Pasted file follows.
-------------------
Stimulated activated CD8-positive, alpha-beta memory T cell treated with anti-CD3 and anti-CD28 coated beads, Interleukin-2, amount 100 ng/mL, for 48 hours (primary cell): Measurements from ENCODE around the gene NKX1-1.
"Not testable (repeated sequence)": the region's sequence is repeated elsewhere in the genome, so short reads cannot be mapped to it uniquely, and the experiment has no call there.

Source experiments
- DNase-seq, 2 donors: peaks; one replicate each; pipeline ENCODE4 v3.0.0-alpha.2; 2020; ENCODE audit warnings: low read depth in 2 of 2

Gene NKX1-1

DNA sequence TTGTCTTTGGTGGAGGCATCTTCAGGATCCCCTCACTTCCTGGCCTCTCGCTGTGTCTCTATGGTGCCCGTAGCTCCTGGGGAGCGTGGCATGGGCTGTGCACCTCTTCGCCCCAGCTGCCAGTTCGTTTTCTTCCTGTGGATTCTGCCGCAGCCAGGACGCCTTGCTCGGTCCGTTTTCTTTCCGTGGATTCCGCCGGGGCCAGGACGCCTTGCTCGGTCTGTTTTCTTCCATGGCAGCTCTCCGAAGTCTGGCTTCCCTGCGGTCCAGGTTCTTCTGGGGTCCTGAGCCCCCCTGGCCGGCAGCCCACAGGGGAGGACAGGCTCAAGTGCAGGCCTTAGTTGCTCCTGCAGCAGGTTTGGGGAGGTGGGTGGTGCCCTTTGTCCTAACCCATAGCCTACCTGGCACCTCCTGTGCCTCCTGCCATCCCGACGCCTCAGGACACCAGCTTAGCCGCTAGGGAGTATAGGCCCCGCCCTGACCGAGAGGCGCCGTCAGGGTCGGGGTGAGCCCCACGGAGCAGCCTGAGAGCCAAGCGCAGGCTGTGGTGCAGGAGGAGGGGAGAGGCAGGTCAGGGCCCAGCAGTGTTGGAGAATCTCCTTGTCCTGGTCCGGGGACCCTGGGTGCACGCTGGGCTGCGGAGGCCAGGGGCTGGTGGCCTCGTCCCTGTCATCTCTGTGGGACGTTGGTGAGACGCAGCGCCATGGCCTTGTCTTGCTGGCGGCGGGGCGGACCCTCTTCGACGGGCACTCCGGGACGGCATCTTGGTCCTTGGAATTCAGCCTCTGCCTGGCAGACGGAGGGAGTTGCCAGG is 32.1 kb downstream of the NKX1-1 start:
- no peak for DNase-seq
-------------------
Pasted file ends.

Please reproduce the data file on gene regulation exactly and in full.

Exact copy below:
Stimulated activated CD8-positive, alpha-beta memory T cell treated with anti-CD3 and anti-CD28 coated beads, Interleukin-2, amount 100 ng/mL, for 48 hours (primary cell): Measurements from ENCODE around the gene NKX1-1.
"Not testable (repeated sequence)": the region's sequence is repeated elsewhere in the genome, so short reads cannot be mapped to it uniquely, and the experiment has no call there.

Source experiments
- DNase-seq, 2 donors: peaks; one replicate each; pipeline ENCODE4 v3.0.0-alpha.2; 2020; ENCODE audit warnings: low read depth in 2 of 2

Gene NKX1-1

DNA sequence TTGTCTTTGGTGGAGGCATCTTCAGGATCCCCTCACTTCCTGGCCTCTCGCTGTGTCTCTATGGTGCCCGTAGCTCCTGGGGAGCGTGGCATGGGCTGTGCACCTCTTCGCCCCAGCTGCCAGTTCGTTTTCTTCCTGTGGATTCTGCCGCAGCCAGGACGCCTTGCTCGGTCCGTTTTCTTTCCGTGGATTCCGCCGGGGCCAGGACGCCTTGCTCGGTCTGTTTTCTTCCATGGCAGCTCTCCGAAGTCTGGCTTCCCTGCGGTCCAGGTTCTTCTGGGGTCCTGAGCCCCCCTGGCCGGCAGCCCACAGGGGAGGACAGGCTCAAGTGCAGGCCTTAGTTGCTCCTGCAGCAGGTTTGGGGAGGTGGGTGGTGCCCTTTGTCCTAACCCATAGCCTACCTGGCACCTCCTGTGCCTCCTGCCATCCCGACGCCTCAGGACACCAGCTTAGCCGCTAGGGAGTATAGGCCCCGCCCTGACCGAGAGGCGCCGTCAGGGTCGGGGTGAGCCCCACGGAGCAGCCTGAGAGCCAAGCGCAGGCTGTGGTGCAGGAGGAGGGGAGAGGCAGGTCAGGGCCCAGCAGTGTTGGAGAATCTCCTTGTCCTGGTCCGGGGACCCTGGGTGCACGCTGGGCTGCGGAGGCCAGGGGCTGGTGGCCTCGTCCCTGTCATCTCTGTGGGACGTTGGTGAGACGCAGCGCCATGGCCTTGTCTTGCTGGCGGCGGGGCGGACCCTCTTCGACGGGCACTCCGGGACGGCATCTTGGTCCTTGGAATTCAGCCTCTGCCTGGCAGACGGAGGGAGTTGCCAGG is 32.1 kb downstream of the NKX1-1 start:
- no peak for DNase-seq